Photo Courtesy Waiting for the Word
My heart says of you, “Seek his face!” Your face, Lord, I will seek. Do not hide your face from me.
I traveled recently, and passing through airports, thought about how the experience of seeing the faces of people differs from seeing anything else. There’s a quality in seeing the face of a person that’s unique: we recognize and accept every face as familiar and somehow (for lack of a better word) “correct,” whether child or adult, male or female, attractive or disfigured.
Photo Courtesy of Schermpeter42
We process the experience of a face differently from other things. Seeing a face—even the face of a stranger—evokes a certain welcoming I don’t find anywhere else: a waterfall, a sunset, a mountain, an eagle in flight may all be stunning spectacles, but there’s an otherness to them. We note the key features of a face instantly and effortlessly, without any thought of having missed what is important.
Photo Courtesy of Hernán Piñera
There’s something about the face that speaks to the heart in a way nothing else does;
Of course, we draw much information from people’s faces. From a glance at a face we surmise the character, intelligence, and disposition of a person. In a sense, we capture, or “own,” the essence of the person through those glances: “I get you.”
God defies this process by his nature. We can never capture or own him because, unlike everything else in the universe, he is not a creature. I heard Bishop Barron speak recently about this, and he noted the danger in trying to master God, as Adam and Eve learned when they tried to be like God by eating from the forbidden tree. Because of this danger, when Moses sees the burning bush and decides to examine it to see how it is not consumed, God tells him, “Come no closer!” At Exodus 33:20, he tells Moses, “You cannot see my face, for no man can see me and live.”
Still, as the Psalmist says, God has put in our hearts a yearning to see his face. We were created to be drawn to him and be with him in the Trinity for all time. He put in our hearts the need, the desire, to know him, and he designed us to look to the face as an opening to the reality of his being, the same way we have been taught from our earliest moments in our mothers’ arms to look at others.
God has given us his son as a way to satisfy this yearning. Philip asks Jesus, “Lord, show us the father, and it is enough for us.” John 14:8. Jesus answers that whoever has seen him has seen the father.
So, how is this possible? If God says no one can see his face, how can we look on his face when it is worn by Jesus?
I think the answer is that our Lord controls what we see when we look at his face.
A year or so ago, I saw a television program that tried to show what the face of Jesus would probably have looked like, based on the physical characteristics of men from that region in that time period. As I watched it, I had the sense there was a fundamental flaw in the methodology. The premise of the program was that the face of Jesus was a natural and fixed phenomenon; that it presented the same image to everyone who looked at it.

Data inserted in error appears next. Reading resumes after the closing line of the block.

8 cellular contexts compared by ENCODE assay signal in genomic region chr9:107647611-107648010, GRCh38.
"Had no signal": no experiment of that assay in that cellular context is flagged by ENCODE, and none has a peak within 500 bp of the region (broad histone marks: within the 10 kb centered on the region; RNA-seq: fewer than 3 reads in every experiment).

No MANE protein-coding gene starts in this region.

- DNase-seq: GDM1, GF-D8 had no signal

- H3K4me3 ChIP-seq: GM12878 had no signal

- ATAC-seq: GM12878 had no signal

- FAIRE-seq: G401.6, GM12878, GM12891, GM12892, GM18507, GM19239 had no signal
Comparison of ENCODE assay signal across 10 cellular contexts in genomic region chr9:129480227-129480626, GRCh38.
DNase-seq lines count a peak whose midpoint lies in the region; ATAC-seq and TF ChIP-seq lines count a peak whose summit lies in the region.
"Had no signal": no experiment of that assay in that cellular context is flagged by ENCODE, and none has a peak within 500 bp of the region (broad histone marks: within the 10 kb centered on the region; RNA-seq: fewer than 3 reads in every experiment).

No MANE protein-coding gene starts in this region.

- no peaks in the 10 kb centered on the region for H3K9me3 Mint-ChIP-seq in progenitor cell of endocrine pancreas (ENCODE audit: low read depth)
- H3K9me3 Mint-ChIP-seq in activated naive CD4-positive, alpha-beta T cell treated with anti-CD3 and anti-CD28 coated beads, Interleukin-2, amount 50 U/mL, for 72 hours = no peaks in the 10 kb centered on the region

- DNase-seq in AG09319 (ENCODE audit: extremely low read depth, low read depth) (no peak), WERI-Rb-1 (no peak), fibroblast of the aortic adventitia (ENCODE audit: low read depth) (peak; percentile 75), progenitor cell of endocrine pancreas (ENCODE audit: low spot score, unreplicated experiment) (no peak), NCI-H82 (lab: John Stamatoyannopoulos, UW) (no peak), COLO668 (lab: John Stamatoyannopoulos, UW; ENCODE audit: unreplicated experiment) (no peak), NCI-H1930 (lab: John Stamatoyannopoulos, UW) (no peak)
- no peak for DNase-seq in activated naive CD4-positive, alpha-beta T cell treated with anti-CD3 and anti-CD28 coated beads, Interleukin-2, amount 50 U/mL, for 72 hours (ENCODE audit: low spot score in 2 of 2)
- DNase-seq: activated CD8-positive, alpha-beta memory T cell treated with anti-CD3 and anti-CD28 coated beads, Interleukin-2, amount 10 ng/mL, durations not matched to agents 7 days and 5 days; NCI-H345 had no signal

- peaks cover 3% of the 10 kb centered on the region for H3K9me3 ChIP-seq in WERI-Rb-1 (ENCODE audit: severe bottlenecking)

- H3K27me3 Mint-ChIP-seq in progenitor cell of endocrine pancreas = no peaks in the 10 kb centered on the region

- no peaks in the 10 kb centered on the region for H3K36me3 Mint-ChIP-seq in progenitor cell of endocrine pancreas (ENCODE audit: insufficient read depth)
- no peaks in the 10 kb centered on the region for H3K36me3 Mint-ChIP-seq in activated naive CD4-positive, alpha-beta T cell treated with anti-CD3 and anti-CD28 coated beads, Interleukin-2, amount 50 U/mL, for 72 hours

We see in scripture, though, that Jesus appeared—before and after the resurrection—in different forms to different people. He reveals himself in ways that communicate a needed truth at that moment. When Simeon holds the infant Jesus, he says to God, “Mine eyes have seen thy salvation,” as the Messianic figure of Christ radiated through the face of the child. Luke 2:30.
Scripture tells us that when the child Jesus was lost in Jerusalem, Joseph and Mary searched for him for three days. Is it possible they could have seen him during their search—even looking into his face–but did not recognize him because he chose not reveal himself? Perhaps we see in this mystery a kind of divine game of hide-and-seek, that by withdrawing himself, he produces an anxiety that can greatly motivate us to search for him.
We can find Jesus when he reveals himself. We see the dazzling effect of his self-revelation very clearly at the transfiguration. We see it, too, in the Gospel of John, when he asks of the soldiers who have come to arrest him, “Whom are you looking for?” They reply, “Jesus the Nazorean,” to which he says, “I AM.” At those words, the soldiers “turned away and fell to the ground.” John 18:6. What a sign of the power of our Lord who can overwhelm a military force just by giving it a glimpse of his glory.
The same question that he asked of the soldiers he asks each of us: who are you looking for? When we contemplate the face of Jesus, we give the answer that the soldiers gave: we’re looking for you, Jesus.
We can search for his face in prayer, behind closed eyes, calling forth images of our Lord. Or by praying before an Icon, a statuette, or a crucifix. We can seek him in the faces of people we meet, especially those in need. What is important is that we take the time to contemplate his face.
In my breviary, I mark my place in the psalms and readings with a prayer card of the Holy Face of Jesus from the shroud of Turin. On the back of the card is this promise, received from Jesus by Blessed Marie Pierna di Micheli in 1936:
“Each time that anyone will contemplate my Face, I will pour my love into hearts and by my Holy Face they will obtain the salvation of many souls.”
In the beatitudes, Jesus tells us “Blessed are the pure in heart, for they shall see God.” Matt. 5:8. The promise of our Lord to Blessed Marie Pierna offers the inverse of the beatitude as something that is also true: that by contemplating the face of Christ, we can purify hearts—ours and many others.
Because of his love for us, Jesus values the time we spend contemplating his face. We were created with the desire to seek the face of God, and he wants to satisfy that yearning. I don’t wish to suggest an automatic process of divine response to any devotion, but we can see that he reveals himself when we look for him in our hearts.
He is calling us to do that.